If you’re a typical American Catholic – which is to say, unless you grew up under a rock, or in a bubble someplace – the odds are pretty high that your life has benefited in important ways from women and men religious.

Maybe a community of nuns taught you in school, or religious priests staffed your local parish. Maybe at important points in your life, either the highs or the lows, you felt the need for guidance or comfort, and a religious man or woman was there. In my case it was the Capuchin Franciscans out on the high plains of Western Kansas, but my personal story is replicated every year, all across the country, through the quiet heroism of hundreds of communities of both women and men, performing every sort of ministry imaginable and more.

Today, many of those communities are aging rapidly, facing constantly escalating costs to provide decent care for retired and elderly members. By 2027, retired religious are projected to outnumber wage-earners in America by three to one, and a 2016 study predicted that by 2030, religious orders will be looking at a $10 billion deficit in terms of providing retirement care.

Already, the National Religious Retirement Office estimates that women’s and men’s communities in America are spending more than $1 billion every year to care for members over 70.

Why is the gap so steep? Some observers fault, in part, a failure of planning by many orders back in the 1970s and 80s, but underlying today’s unmet need is an even more basic reality: For most of American Catholic history, nuns, brothers and religious priests served dioceses, schools, hospitals, and other ministries for little more than a nominal stipend, which means they had no capacity to pay into a retirement fund even if their order had set one up.

Today that situation has changed, but nowhere near enough to make up for decades of unpaid service to the American Catholic church – suggesting, needless to say, an obligation on the part of the rest of the Church to help cover the bill.

The good news is that since 1988, an annual collection authorized and promoted by the U.S. bishops has brought in somewhere between $25 and $30 million every year to supplement resources generated by orders themselves to ensure a retirement that’s marked by “dignity, respect and compassion,” in the words of Sister Stephanie Still, a member of the Sisters of Presentation and executive director of the National Religious Retirement Office.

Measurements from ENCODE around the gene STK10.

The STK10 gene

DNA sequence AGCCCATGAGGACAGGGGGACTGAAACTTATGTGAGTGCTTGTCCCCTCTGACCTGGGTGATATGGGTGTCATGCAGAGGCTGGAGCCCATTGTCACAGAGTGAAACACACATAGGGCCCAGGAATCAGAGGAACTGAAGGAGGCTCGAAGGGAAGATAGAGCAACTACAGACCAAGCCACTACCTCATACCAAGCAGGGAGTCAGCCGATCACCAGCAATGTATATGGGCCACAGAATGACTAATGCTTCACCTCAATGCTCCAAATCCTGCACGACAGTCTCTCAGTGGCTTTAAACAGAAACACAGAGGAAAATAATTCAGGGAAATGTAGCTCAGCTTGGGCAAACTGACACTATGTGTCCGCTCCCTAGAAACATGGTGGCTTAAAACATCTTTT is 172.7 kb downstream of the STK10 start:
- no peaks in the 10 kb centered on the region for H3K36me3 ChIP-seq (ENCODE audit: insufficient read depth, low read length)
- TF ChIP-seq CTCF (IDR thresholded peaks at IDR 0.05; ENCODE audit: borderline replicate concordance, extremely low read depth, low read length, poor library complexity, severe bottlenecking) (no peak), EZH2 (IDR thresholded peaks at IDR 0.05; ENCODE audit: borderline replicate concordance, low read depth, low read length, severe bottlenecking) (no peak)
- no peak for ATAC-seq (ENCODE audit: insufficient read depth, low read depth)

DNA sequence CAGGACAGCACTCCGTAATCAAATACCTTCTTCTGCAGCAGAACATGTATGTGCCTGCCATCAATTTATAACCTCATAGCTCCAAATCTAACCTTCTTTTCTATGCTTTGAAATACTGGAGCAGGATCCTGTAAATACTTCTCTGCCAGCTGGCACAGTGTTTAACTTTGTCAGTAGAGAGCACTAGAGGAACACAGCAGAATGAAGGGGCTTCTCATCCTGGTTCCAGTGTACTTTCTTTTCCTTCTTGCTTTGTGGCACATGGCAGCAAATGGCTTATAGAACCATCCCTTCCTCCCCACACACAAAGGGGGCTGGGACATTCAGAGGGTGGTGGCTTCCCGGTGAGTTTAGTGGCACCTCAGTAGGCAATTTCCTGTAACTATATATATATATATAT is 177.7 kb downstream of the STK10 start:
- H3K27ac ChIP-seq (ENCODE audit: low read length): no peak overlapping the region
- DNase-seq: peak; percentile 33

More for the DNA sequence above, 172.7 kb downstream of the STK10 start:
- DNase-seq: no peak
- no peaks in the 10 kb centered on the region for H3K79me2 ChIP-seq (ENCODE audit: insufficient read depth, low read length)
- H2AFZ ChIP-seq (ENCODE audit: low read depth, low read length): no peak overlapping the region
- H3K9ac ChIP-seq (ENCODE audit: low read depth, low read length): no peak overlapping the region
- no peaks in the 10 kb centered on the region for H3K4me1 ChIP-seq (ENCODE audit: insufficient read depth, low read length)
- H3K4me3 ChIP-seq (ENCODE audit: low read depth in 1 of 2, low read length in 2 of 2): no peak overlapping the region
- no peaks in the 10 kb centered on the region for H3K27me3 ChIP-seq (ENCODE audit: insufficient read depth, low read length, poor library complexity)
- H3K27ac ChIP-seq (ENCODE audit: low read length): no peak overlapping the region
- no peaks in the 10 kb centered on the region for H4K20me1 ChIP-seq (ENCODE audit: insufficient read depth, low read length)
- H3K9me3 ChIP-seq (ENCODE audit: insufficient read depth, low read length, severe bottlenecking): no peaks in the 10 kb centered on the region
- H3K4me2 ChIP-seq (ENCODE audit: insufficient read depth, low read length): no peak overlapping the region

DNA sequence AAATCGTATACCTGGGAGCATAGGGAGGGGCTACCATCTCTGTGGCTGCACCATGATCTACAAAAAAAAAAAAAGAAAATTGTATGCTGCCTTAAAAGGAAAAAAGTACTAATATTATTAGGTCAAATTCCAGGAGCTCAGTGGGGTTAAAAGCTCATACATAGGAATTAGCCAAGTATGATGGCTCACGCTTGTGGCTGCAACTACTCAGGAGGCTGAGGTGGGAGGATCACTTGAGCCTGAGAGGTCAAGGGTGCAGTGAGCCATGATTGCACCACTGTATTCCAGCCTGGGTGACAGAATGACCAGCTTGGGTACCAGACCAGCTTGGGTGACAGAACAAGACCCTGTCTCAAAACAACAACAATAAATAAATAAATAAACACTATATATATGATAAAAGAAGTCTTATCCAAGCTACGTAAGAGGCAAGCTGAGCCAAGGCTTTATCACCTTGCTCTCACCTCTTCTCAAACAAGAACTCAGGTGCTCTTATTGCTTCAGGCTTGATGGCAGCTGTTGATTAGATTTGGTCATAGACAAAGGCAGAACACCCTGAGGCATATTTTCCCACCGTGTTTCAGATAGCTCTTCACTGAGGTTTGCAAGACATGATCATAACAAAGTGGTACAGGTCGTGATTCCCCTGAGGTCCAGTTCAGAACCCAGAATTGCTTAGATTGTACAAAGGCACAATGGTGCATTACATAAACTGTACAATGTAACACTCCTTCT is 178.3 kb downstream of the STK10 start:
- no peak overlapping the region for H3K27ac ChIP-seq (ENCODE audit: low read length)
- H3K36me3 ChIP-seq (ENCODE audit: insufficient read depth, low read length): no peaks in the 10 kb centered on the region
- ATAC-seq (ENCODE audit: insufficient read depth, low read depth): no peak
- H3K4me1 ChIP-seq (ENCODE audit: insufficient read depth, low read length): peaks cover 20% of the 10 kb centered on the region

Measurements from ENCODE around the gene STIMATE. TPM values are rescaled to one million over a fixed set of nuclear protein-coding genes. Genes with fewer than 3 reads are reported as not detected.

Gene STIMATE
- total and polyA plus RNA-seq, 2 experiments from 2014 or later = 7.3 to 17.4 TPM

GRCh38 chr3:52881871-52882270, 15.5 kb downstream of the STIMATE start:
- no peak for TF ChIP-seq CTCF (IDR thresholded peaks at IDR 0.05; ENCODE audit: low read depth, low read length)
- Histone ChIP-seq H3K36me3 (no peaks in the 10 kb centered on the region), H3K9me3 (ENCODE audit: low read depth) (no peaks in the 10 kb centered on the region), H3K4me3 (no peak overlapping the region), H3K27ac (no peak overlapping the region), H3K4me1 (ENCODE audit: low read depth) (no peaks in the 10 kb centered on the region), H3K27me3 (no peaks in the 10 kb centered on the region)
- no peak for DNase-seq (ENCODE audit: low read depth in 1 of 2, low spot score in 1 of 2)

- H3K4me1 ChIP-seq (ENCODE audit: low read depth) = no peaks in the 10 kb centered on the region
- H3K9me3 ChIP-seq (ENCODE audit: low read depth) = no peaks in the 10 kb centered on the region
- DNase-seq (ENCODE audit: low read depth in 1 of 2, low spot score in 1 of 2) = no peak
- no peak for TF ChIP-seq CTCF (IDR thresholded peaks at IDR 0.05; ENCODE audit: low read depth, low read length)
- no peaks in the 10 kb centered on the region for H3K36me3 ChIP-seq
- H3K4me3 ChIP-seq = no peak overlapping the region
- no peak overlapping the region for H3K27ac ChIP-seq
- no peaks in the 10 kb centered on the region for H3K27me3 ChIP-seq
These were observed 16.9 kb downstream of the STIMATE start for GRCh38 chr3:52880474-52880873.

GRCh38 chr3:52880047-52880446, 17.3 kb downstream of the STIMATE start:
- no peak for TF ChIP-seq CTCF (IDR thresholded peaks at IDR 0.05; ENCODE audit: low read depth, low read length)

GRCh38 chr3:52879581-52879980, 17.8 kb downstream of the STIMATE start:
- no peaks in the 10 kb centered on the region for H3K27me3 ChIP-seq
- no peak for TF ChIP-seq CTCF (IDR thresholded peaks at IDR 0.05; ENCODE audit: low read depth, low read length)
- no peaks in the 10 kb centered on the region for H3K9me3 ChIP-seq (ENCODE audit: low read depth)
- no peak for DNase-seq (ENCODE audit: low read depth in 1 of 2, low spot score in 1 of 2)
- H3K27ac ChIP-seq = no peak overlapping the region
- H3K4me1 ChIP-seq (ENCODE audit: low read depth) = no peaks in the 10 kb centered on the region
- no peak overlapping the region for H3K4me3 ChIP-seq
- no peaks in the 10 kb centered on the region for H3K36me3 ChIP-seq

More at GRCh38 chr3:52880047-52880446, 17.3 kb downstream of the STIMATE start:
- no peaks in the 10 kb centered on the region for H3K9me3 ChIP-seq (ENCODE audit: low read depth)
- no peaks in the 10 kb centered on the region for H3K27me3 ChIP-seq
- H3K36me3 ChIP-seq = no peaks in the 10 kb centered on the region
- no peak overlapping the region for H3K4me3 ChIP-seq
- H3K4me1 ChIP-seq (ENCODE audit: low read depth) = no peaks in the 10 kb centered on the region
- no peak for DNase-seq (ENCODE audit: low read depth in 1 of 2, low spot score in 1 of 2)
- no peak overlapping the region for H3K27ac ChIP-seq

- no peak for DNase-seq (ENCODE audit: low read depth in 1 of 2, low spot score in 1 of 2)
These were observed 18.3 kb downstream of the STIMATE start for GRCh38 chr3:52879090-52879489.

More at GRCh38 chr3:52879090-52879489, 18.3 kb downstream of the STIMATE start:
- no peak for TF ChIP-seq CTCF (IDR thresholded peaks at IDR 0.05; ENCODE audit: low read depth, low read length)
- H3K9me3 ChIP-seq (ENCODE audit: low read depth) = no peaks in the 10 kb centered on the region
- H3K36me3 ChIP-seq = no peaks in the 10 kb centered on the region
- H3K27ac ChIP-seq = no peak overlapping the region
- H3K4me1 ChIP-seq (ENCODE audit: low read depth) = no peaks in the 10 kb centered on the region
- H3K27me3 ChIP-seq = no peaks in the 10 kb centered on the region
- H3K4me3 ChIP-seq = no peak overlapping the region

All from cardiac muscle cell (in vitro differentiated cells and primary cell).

This year, that collection falls on the weekend of Dec. 9-10 in most American dioceses.

The bad news is that, according to Still and other experts, that $25 million, while a sign of deep American Catholic generosity, comes nowhere close to meeting the full need.

Still spoke to Crux in late November about the looming collection, and the situation facing religious orders. The following are excerpts from that conversation.

Crux: Tell us what the Retirement Fund for Religious is, and where it came from.

Still: In the 1970s and 80s, it started to become part of the national conversation, not just in the Church, that religious communities were under-funded for retirement. Through the efforts of various entities in the Church, including the country’s bishops, the National Religious Retirement Office was formed and the special collection for religious was begun in all the dioceses of the United States.

Sister Stephanie Still. (Credit: Sisters of the Presentation.)

For the last 30 years, we’ve been taking up an annual collection called the “Retirement Fund for Religious” to help with the retirement needs of men and women religious, which means sisters, brothers and priests who belong to religious orders.

The Retirement Fund for Religious has been around since 1988, so a common-sense question many people might ask would be, ‘Why is it still necessary? Hasn’t the gap been filled in the last thirty years?’ Is the answer that the need simply continues to grow beyond what the collection brings in?

The fund is still necessary because we’re trying to make up for all those years when men and women religious worked for stipends, which were very small amounts usually. They didn’t have the opportunity for most of their years of service here in the United States to get lay parity salaries, or to put away a large amount of money, or really any amount of money, for their retirement needs. That’s the starting point for the need.